The past year has been a whirlwind of mixed emotions with various life events taking place that I was experiencing for the first time, all whilst chasing a career in finance. 

The city of London, an urban rat race, can be overwhelmingly lonely.  A bubble where nothing else matters except money and power.  You hear corporate drool instead of real conversations.  You see nothing but tailored suits and high heels.  Is anything really real here?

I started working at my firm with the hope that I would learn and gain more experience within the financial sector as my background is in law.  It was a big step for me but I was enthusiastic to add another string to my bow and put everything into it.  This meant sacrificing my evenings to work late and to attend networking events.  At this point, I was in a relationship with someone I was well and truly in love with, a love that was unexpected and a love I truly valued.  However, that love slowly began to disintegrate along with my social life because my happiness was fading at work.

A lot was going on.  The working day was incredibly busy as we were seeking more clients to grow the company's revenue; my boss was constantly out of the office looking for new business whilst shouting down the phone to me.  That was until it became too much for me to handle.  The main problem I had with *Patrick was the fact that he refused to accept liability for his mistakes and would automatically transfer it onto me.  Whether it was via telephone call, email or even face-to-face, he continuously beat me to the ground until I had no more layers left.  I felt useless.

Whilst this was going on at work, my mental health outside of work was declining.  I could recognise the symptoms from the first time I had discovered I was ill so I was encouraged by my boyfriend to seek further help, which I did.  I went back on my anti-depressants and tried to carry on as normal.

I didn't tell my boss nor did I tell anyone I worked with because I didn't think they would understand.  A colleague was always referring to people as 'mentally retarded' so how could I say to them 'yeah, I'm mentally deranged too'? 

The days dragged and each morning I struggled to get out of my bed to start my commute to work.  Every day felt like Groundhog Day, but worse.  I would spend half the day escaping to the women's bathroom to cry in the cubicle, with my head against the wall looking down at the puddle my eyes had created.  Get it all out Jess, you can get through this. I’d then then spent a good ten minutes staring at my reflection in the mirror whilst fixing my make up so it didn't show I that had been crying, but then frantically wiping my tears once I heard someone come through the door.  The fake smile made a return; I picked up my pass and waltzed back to my desk like nothing had happened.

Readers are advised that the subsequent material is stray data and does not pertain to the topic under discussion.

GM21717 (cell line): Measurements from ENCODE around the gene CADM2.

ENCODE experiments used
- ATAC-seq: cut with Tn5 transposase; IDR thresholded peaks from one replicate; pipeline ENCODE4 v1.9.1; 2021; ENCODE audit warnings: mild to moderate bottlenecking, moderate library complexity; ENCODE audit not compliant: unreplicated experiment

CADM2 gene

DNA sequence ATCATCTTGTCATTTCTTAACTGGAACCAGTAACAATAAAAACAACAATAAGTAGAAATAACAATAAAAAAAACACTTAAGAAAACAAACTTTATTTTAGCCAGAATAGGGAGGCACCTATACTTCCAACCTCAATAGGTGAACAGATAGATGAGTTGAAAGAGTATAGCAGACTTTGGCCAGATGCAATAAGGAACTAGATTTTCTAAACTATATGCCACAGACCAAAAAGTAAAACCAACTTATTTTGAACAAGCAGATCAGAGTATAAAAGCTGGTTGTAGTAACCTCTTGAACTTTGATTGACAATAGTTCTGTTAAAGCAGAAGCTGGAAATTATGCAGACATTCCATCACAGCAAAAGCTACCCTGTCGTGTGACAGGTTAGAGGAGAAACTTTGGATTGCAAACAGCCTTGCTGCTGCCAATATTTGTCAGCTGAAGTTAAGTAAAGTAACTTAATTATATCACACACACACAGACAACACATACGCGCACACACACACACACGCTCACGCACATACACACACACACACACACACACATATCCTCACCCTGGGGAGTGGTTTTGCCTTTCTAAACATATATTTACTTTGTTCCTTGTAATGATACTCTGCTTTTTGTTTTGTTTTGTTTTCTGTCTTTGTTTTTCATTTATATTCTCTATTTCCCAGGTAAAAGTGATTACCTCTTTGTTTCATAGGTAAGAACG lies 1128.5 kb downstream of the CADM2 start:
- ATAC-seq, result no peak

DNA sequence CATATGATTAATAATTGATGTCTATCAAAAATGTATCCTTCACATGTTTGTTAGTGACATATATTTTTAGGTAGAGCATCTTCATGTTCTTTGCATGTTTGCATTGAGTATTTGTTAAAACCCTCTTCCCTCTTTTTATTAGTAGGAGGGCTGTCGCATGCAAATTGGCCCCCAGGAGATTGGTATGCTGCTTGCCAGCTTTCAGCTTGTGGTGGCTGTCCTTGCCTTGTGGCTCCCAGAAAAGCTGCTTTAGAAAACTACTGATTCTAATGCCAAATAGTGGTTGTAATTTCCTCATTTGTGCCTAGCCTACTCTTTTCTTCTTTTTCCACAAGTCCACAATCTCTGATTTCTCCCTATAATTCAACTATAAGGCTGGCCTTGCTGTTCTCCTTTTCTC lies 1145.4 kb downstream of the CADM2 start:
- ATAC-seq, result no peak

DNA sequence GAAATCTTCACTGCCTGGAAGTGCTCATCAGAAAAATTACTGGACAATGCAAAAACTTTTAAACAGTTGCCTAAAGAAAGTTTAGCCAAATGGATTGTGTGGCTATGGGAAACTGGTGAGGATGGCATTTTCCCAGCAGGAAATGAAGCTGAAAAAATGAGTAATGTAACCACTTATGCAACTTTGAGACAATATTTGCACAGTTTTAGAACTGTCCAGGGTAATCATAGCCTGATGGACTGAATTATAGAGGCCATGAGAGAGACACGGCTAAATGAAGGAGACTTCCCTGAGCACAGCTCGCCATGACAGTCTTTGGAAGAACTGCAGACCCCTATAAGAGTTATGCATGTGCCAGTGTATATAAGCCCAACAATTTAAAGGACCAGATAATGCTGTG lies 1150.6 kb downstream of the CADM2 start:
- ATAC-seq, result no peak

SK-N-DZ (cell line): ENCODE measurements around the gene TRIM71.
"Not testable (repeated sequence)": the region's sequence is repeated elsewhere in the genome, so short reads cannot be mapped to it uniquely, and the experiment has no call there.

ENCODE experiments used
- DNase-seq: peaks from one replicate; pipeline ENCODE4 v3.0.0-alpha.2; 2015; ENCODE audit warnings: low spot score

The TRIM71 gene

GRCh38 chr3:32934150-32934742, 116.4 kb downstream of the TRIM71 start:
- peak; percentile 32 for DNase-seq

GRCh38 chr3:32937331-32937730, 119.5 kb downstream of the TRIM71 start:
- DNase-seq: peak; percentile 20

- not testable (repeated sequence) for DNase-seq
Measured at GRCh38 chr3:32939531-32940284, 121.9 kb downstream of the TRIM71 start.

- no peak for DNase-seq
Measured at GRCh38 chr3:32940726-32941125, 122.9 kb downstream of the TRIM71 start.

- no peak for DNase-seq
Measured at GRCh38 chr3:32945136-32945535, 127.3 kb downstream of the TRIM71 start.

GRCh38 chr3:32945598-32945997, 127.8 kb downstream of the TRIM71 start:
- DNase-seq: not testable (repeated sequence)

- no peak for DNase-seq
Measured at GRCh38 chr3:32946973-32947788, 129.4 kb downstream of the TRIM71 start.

I always looked at work as being an escape from my rather manic private life but in this case I had no escape at all.  I wanted to escape a lot of things and as usual it was all happening at the same time, an overload of emotions created a storm in my mind.  I had nowhere to turn until I felt solace in standing on the platform edge.

I tried to jump at Mile End station one morning on my way to work from my boyfriend's house, until I felt arms round my torso preventing me from doing so.  I remember looking back at this woman in disbelief that she would save my life like that, or perhaps she herself recognised the behaviour before I had walked up to the platform.  She dealt me a card that day and I will never forget what she said to me when she hugged me. 

Life is a gift, do not waste it. 

She must have been my guardian angel because I never saw her again.  I didn't even get her name but even today I hear those words echoed in my ears and have never since tried to take my own life again. 

However, things took a turn for the worst and at Christmas, my boyfriend out of the blue, broke up with me because he couldn't handle my mental health.  He then preceded to tell me in a Starbucks round the corner from my office that he doesn’t and never loved me.  From the moment he broke up with me, he cut off all contact and I had suddenly become a distant memory to him. 

I went into a fit of rage and upset, my world shattered into tiny little pieces. My heart had broken in two.  I constantly had a knot in my stomach because I felt so unloved. Yet, through all of this, I went to work to seek some peace.  But this peace did not exist, for I was in another relationship, or so I felt, with my bullying boss.  What really pushed me over the edge was when a potential client sent me an incredibly rude and inappropriate email stating that he wanted to bend me over a table and spank me, my boss did not fight my corner, instead he allocated that client to me despite my objections against it.  That was confirmation to me that my boss did not care about my wellbeing nor me and only cared about the company's revenue.